Novartis cuts 10% of R&D projects in ‘focused’ strategy
Novartis revealed this morning that it has decided to trim back its R&D pipeline by around 10% to 136 projects, as it continues its transition into a pure-play innovative medicines company.
The shed programmes were selected either because they lay outside the scope of the new strategy at Novartis, with a narrower focus on cardiovascular, immunology, neuroscience, solid tumours, and haematology, ahead of the spin-out of its generics business Sandoz later this year.
They will either be abandoned or made available for out-licensing, said the Swiss pharma, and while most appear to be early-stage candidates, there is one clinical-stage example – VPM087 (gevokizumab) for colorectal cancer – which had reached phase 1 testing.
VPM087 is an anti-interleukin-1 beta antibody, hitting the same target as Novartis’ canakinumab, which is already approved as Ilaris for cryopyrin-associated periodic syndromes and systemic juvenile idiopathic arthritis but was unable to show efficacy in a series of solid tumour indications and has been dropped.
Novartis said the VPM087 will be discontinued to prioritise other programmes in its portfolio, leaving Cantargia’s CAN04 (nadunolimab) as one of the few remaining IL-1-directed clinical-stage candidates for the treatment of cancer. It is in phase 2 for pancreatic, lung and breast cancer indications.
Raised financial forecasts
The pipeline shake-up was announced as Novartis reported an 8% rise in first-quarter sales to $12.95 billion, with its innovative medicines division rising 7% to $10.6 billion and Sandoz up 4% to $2.4 billion. The drugmaker also raised its forecasts for the full year slightly for both businesses.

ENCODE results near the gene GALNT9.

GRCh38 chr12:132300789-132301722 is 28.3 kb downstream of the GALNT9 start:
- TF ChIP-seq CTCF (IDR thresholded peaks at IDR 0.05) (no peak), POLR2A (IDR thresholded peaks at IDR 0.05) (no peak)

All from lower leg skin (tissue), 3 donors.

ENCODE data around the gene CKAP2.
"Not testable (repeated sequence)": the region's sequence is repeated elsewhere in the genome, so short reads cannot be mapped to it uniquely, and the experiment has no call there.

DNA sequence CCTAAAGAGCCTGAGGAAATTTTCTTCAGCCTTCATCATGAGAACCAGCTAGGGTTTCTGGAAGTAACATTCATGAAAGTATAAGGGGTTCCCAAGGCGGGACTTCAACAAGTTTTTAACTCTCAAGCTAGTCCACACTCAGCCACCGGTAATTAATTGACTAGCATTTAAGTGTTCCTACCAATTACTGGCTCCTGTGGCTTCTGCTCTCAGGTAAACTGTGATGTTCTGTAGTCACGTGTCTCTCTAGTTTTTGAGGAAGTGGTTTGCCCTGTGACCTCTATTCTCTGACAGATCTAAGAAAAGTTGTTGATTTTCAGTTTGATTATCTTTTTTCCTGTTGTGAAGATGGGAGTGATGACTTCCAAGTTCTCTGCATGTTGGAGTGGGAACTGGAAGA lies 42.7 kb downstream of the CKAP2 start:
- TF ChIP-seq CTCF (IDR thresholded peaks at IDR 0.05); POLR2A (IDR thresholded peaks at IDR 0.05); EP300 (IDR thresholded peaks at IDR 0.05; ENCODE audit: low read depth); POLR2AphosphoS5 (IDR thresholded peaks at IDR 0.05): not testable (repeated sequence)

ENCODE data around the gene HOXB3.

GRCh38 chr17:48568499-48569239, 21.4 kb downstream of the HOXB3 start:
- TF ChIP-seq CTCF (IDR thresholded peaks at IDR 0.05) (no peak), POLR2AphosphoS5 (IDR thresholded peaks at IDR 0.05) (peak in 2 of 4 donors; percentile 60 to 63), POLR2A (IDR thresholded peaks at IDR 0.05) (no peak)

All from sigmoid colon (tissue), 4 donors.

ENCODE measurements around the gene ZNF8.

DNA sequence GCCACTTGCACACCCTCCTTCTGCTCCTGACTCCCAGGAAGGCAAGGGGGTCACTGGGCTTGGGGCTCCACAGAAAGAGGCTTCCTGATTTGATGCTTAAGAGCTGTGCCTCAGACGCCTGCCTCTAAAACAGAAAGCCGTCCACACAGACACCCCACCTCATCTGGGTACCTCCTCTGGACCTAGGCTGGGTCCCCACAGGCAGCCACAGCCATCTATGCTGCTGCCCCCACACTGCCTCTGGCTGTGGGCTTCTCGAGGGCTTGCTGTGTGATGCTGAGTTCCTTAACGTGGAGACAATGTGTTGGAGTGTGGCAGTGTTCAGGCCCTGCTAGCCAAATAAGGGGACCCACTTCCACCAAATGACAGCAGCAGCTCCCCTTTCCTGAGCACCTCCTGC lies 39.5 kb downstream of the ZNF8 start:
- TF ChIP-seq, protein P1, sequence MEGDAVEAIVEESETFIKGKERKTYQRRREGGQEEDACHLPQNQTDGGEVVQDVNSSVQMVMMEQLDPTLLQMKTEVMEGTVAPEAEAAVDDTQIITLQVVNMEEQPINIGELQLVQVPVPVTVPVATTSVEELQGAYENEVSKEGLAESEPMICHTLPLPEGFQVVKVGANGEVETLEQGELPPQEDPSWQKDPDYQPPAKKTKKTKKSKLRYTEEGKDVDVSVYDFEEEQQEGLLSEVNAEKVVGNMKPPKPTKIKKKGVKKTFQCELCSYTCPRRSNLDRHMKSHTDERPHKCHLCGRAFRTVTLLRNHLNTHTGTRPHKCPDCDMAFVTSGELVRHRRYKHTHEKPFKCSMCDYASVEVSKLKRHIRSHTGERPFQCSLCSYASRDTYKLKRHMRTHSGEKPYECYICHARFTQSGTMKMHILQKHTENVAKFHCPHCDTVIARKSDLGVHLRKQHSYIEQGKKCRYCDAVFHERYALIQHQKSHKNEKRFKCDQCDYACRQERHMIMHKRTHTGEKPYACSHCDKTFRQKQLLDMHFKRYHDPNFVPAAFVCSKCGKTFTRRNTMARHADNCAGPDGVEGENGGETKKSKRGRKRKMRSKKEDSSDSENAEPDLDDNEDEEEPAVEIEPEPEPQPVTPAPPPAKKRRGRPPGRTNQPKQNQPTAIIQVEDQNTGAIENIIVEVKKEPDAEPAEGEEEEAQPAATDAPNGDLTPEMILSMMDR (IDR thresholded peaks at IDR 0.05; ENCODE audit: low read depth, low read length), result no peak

Sales growth was once again led by heart failure drug Entresto (sacubitril/valsartan), which grew by a third to around $1.4 billion in the quarter, as well as multiple sclerosis therapy Kesimpta (ofatumumab), which saw sales double to $384 million.
Prostate cancer radioligand therapy Pluvicto (lutetium (177Lu) vipivotide tetraxetan) also put in a strong performance, with quarterly sales of $211 million despite being held back by supply constraints since its first approval in the US just over a year ago.
Novartis has just received FDA approval to start supplying the drug from a new manufacturing facility in Millburn, New Jersey, which it reckons will start to “contribute meaningfully” to its capacity in the third quarter of this year, with another plant in Indiana due to come on line later this year or early in 2024.
Pluvicto has already overtaken predecessor radioligand therapy Lutathera (177Lu- oxodotreotide) for neuroendocrine tumours, which rose 22% to $149 million in the first quarter.
Meanwhile, another new drug – Scemblix (asciminib) for chronic myeloid leukaemia – grew more than 200% to reach $76 million, lending credence to Novartis' expectation of future blockbuster status.
Less impressive is the roll-out of cholesterol therapy Leqvio (inclisiran), Novartis’ twice-yearly PCSK9 drug, which added $64 million in the quarter despite being labelled for a large potential patient population. Novartis has said, however, that it expects take-up of the drug to be slow, due to reimbursement protocols, and often points out that Entresto also took its time building momentum.
All three of those drugs are considered vital for Novartis if it is to weather an upcoming rash of patent expiries for drugs like CML therapy Tasigna (nilotinib), eye disease drug Lucentis (aflibercept), and severe asthma medicine Xolair (omalizumab).
The company has previously indicated that it expects up to $9 billion in sales to come under pressure from generic or biosimilar launches between 2024 and 2026.